By: Jenny B. Davis
For years you’ve probably noticed menus tout their Kobe steaks, burgers and sliders — along with those authentic price tags to boot. But, what they really meant to say was that they are serving “Kobe-style” beef — commonly known as Wagyu, which is not nearly as hard to come by.
Only 400 pounds of authentic, certified A5 Kobe beef is shipped to the U.S. each month and only to licensed members of the Kobe Beef Association in Japan. “We were the ninth restaurant in the country to be certified to import true Kobe beef, directly from Kobe City, Japan. In the past few years, B&B has become one of the biggest distributors of it in the country,” says General Manager Darren McDonald. That’s B&B Butchers, the upscale steakhouse that opened in The Shops at Clearfork last month.
“Kobe steak is a delicacy, and just like true Champagne, it has to come from that specific region and be certified as such. Whereas, Japanese-bred Wagyu comes from the prefectures surrounding Kobe City, Japan,” McDonald says. “When we opened B&B Butchers in Houston, we blew up the traditional steakhouse menu and added more choices, like introducing Kobe beef,” he says. “Having a large variety ensures that our customers can visit us often and have a different experience each time.”
Kobe is a port city resting between Osaka Bay and the Rokko Mountain Range. Tajima-gyu cattle (certified for their pure bloodlines) graze in the valley of Hyogo Prefecture. And, less than 4,000 of these meet the strict classification standards, including the most evenly distributed marbling of fat, each year — qualifying them as certified Kobe cattle.
“The product is so rich, it’s like butter. Our chef simply seasons our Kobe steak with nothing but salt and pepper and then sears it on the stove-top and not the grill,” he says. One flame-up would destroy it, plus the high fat content would simply melt on B&B’s 1800-degree grills.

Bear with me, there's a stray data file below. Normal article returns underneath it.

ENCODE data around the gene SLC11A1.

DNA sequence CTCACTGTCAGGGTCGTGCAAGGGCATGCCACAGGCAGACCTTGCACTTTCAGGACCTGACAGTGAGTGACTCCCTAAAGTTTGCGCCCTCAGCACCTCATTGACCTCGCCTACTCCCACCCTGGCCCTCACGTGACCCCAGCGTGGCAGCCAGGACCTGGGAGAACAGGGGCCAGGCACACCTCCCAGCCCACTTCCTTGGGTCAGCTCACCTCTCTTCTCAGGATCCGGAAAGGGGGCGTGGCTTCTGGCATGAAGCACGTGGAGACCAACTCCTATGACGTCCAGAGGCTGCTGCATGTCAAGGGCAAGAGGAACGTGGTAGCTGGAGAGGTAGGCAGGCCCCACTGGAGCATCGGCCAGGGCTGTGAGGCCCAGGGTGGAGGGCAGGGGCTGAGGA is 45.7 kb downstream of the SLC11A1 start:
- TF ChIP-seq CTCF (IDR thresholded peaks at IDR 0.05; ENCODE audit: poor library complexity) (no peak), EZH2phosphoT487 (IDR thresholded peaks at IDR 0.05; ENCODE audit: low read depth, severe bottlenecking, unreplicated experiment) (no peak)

“When our chef prepares our Kobe steaks, he saves the fat from the trimmings and sautés the vegetables in it, to bring the entire dish full circle,” says McDonald. Their Kobe steak is served sliced, so the meat’s lacy marbling is apparent.
In the attached Butcher shop, you can purchase some amazing aged steaks from B&B Butchers’ meat locker and take them home to your own grill. You can take some Kobe steak home as well … just don’t overcook it.
“Our Kobe steak has been very popular in Houston, and we expect it will be here in Fort Worth as well,” McDonald says. “In fact, we have guests who travel to dine at B&B exclusively for a taste of it.”
Certified Kobe Steak:
Authentic Kobe beef is a melt-in-your-mouth delicacy due to its rich and even marbling.
This import comes from several breeds of cattle in specific areas in Japan. Also boasting evenly dispersed marbling with scores between 7-10, yet not meeting the strict Kobe beef standard. Japanese Wagyu is simply seared on a 500-degree block of pink Himalayan rock salt.
This is what you find on most menus. It is a cross-breed between Texas Angus and Japanese Wagyu cattle. B&B’s Texas Wagyu is sourced from the Gearhart Ranch in Marfa, Texas. This is a high-grade 100 percent certified organic and grass-fed only beef with no finishing.
Only the top 2 percent of all U.S. beef earns this coveted designation. B&B has carefully curated an in-house, 28-day and 55-day dry-aged program with this beef.
By: Jenny B. Davis